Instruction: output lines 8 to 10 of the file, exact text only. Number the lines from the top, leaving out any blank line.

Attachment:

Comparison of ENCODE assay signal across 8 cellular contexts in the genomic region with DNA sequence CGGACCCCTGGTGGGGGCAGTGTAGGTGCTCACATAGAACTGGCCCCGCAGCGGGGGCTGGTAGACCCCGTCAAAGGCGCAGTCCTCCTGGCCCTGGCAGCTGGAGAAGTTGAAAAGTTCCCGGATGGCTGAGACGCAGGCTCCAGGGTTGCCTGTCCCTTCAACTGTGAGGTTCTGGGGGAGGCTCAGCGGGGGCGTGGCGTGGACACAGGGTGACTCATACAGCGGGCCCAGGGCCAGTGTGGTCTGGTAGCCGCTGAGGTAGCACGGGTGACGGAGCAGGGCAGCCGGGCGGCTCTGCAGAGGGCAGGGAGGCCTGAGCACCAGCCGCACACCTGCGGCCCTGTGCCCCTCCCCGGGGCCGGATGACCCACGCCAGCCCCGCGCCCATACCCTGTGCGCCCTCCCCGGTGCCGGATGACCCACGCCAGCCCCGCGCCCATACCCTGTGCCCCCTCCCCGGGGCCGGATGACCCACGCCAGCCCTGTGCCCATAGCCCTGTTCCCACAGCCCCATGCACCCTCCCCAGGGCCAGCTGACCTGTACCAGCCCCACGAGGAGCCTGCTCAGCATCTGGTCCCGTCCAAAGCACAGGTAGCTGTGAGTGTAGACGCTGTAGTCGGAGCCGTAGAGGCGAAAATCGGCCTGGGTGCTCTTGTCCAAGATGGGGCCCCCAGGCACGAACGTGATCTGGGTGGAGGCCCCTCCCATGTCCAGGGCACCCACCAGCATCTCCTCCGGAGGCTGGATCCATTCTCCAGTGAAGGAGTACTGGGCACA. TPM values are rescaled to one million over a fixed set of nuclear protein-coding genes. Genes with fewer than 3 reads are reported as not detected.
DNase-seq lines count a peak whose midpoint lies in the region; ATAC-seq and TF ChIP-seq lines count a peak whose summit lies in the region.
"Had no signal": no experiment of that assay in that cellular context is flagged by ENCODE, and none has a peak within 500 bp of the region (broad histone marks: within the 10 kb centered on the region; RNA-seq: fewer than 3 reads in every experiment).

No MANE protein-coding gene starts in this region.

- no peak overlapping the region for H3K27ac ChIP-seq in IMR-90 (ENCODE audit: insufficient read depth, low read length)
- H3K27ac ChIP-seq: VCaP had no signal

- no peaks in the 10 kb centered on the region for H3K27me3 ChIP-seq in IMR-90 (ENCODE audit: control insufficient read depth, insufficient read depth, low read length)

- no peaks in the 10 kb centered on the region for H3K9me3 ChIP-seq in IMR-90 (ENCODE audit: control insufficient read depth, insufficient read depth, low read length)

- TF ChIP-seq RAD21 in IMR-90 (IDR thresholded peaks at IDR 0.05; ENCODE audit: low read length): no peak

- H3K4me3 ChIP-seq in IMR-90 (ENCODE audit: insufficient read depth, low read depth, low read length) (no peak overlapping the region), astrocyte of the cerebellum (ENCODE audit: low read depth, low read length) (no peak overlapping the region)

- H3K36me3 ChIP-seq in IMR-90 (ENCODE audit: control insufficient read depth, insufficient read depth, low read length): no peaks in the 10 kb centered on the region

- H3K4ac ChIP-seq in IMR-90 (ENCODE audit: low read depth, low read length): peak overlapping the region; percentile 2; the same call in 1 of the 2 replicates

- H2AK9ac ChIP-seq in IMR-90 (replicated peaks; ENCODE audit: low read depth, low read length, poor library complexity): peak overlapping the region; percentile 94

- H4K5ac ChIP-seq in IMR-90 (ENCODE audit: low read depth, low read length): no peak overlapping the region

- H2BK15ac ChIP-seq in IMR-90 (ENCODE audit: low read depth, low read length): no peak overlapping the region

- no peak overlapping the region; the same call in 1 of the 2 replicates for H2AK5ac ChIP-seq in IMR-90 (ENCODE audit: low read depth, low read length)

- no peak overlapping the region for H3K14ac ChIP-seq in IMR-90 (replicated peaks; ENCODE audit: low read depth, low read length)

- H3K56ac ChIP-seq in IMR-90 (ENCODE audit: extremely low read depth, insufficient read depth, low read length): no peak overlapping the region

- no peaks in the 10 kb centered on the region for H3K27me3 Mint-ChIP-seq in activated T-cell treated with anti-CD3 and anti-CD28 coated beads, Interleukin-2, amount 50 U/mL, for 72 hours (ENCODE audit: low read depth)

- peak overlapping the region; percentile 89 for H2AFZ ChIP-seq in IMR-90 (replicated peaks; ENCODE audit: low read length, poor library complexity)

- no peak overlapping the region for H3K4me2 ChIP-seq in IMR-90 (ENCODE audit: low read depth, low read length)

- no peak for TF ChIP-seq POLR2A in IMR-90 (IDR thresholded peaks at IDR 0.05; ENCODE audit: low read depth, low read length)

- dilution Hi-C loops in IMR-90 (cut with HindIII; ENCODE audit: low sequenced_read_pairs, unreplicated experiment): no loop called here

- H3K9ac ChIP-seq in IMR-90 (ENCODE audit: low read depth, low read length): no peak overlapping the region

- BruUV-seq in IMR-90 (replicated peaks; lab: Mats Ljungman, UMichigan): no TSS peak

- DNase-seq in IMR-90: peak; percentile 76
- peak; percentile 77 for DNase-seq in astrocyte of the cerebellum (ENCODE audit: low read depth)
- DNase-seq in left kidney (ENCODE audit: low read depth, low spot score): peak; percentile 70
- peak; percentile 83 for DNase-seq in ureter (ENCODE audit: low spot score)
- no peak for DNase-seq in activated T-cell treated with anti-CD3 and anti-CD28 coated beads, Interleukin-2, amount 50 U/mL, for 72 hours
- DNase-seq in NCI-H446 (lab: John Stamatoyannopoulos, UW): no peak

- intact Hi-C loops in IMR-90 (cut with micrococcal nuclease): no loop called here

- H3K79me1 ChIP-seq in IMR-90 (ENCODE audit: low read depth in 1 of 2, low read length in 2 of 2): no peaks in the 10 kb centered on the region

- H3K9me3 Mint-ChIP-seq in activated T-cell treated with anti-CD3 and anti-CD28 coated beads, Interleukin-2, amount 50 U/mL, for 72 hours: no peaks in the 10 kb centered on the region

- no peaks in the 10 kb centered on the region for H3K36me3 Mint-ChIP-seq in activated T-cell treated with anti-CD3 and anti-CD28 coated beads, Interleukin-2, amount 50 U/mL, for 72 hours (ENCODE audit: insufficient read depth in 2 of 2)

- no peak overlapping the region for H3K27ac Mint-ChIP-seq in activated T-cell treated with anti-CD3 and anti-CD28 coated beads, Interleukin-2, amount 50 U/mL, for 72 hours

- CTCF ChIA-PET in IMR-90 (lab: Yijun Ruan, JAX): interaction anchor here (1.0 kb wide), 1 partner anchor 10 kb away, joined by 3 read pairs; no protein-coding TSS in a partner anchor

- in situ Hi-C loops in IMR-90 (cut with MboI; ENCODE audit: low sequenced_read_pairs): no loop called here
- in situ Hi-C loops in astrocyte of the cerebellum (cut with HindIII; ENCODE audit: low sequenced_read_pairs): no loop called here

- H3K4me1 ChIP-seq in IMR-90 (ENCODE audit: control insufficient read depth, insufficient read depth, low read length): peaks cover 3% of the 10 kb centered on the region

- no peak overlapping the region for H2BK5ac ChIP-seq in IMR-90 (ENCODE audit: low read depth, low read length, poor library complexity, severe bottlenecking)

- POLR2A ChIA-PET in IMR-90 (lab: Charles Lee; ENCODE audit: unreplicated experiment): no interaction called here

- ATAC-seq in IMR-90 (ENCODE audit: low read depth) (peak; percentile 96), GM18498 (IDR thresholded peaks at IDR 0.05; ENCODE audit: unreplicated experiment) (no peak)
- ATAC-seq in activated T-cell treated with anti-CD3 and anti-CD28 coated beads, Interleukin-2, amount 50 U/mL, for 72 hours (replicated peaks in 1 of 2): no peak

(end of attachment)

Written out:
- no peaks in the 10 kb centered on the region for H3K9me3 ChIP-seq in IMR-90 (ENCODE audit: control insufficient read depth, insufficient read depth, low read length)

- TF ChIP-seq RAD21 in IMR-90 (IDR thresholded peaks at IDR 0.05; ENCODE audit: low read length): no peak

- H3K4me3 ChIP-seq in IMR-90 (ENCODE audit: insufficient read depth, low read depth, low read length) (no peak overlapping the region), astrocyte of the cerebellum (ENCODE audit: low read depth, low read length) (no peak overlapping the region)